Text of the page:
Various procedures and materials for detecting leaks in pipelines have been proposed and tried but none has proven practicable from the dual viewpoints of economy and satisfactory results.
The primary object of the invention is to provide an improved method for effectively testing vessels, particularly underground pipelines, for leaks.
Another object of the invention is to provide an economical and dependable method of detecting leaks which are not normally visible, in underground pipelines and the like.
- Another object of the invention is to provide a method of hydrostatically testing pipelines and the like, whereby to enable of prompt and accurate determination of the origin of leaks, even of leaks of relatively small size, when the escaping hydrostatic testing fluid does not produce a visible indication as to the location of the leak.
Another object of the invention is to provide a method of the character indicated in which a hydrostatic fluid is impregnated with a noncorrosive, stable, nontoxic gas which is capable of dissolving in the hydrostatic fluid and which upon escaping from the vessel being tested is evolved therefrom and may be detected in extremely small concentrations without interference from gases normally found in the atmosphere.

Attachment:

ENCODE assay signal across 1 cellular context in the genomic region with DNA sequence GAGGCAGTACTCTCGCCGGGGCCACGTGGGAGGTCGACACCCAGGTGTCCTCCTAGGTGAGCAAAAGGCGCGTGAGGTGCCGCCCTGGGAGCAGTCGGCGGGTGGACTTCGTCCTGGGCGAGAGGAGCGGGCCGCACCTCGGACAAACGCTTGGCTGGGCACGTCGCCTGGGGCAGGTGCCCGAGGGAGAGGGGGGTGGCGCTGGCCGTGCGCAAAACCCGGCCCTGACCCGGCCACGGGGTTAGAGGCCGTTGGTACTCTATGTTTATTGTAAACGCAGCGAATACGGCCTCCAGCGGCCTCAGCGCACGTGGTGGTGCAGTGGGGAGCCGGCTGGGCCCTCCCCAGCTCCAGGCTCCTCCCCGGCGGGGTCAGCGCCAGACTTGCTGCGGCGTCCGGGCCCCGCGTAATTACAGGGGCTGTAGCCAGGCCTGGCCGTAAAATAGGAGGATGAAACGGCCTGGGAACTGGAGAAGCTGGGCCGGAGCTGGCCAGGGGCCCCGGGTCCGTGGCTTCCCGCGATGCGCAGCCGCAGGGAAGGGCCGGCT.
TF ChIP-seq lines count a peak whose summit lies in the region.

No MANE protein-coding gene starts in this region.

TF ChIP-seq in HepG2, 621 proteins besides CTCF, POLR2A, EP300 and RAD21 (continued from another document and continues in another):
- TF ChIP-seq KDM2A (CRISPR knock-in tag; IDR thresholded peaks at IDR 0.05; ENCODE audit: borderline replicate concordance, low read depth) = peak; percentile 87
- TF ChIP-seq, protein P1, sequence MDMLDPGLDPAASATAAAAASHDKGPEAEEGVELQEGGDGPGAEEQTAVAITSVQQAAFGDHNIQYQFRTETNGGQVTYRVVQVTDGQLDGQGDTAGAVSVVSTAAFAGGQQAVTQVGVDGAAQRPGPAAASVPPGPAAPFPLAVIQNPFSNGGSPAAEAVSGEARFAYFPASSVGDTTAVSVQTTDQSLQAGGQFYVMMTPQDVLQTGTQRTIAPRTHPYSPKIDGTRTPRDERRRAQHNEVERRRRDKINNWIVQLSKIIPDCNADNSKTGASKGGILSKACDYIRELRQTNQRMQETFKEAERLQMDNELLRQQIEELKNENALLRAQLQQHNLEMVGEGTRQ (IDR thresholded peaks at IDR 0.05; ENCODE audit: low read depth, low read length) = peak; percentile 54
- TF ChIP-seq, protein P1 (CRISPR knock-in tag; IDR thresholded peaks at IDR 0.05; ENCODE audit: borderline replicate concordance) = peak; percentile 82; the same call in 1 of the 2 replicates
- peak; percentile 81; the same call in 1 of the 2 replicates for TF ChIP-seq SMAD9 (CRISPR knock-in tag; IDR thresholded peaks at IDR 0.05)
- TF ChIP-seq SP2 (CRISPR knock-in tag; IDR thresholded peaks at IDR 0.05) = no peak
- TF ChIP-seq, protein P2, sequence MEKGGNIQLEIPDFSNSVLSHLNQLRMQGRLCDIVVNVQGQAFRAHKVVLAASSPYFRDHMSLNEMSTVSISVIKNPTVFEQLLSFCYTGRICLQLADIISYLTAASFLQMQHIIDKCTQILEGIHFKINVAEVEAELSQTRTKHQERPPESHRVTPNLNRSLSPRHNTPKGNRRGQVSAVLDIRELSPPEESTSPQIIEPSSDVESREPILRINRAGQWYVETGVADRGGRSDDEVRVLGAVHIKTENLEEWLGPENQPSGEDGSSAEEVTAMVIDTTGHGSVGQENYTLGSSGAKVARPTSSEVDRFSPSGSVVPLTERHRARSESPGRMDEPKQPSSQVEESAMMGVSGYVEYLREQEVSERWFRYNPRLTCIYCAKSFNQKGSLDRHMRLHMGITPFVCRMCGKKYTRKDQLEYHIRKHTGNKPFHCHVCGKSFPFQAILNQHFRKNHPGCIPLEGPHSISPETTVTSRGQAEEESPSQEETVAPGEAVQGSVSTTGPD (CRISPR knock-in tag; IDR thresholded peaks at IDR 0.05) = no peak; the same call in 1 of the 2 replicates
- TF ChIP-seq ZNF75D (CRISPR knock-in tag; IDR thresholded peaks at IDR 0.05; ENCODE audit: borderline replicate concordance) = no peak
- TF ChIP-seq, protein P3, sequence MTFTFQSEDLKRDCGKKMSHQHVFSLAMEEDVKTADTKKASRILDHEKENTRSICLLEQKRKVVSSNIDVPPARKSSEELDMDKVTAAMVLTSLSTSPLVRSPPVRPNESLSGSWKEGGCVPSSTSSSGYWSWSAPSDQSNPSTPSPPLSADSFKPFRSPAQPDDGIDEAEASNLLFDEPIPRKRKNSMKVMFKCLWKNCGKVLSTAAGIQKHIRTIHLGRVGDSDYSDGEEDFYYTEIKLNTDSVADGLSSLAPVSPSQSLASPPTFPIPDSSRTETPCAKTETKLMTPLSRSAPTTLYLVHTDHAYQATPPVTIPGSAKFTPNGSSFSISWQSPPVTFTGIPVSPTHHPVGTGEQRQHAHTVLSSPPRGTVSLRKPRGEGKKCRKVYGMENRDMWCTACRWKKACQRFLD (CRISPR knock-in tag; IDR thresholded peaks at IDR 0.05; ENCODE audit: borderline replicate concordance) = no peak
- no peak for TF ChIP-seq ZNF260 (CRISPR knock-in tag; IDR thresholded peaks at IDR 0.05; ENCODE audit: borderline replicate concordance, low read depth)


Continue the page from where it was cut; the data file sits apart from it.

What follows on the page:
A further object of the invention is to detect leaks in vessels, such as underground pipelines and the like, by employing a hydrostatic testing fluid comprising a mixture of water and nitrous oxide dissolved therein.
A preferred and recommended method of detecting leaks in an underground pipeline according to this invention comprises filling a selected length of the pipeline with a test fluid mixture, comprising water and nitrous oxide dissolved therein, placing the test fluid mixture under pressure to subject the pipe to a predetermined hydrostatic test pressure and analyzing the atmosphere above the soil covering the pipe for the presence of nitrous oxide gas. The nitrous oxide when utilized in this rn-anner escapes with the hydrostatic liquid through any leak that may occur under the hydrostatic testing pressure into the surrounding soil and evolves and passes upwardly through the soil to the atmosphere. It is possible to ascertain the existence of a leak with the escape of extremely minute amounts of the nitrous oxide by means of infra-red detection methods such as are well known and for which there are commercially available detecting devices having a sensitivity for indicating the presence of nitrous oxide when present in concentrations as low as 5 parts per million in air. Such devices respond substantially instantaneously to the sample gas so that with a detector of this type any trace of nitrous oxide may be readily ascertained at a point substantially directly above a leak in the line.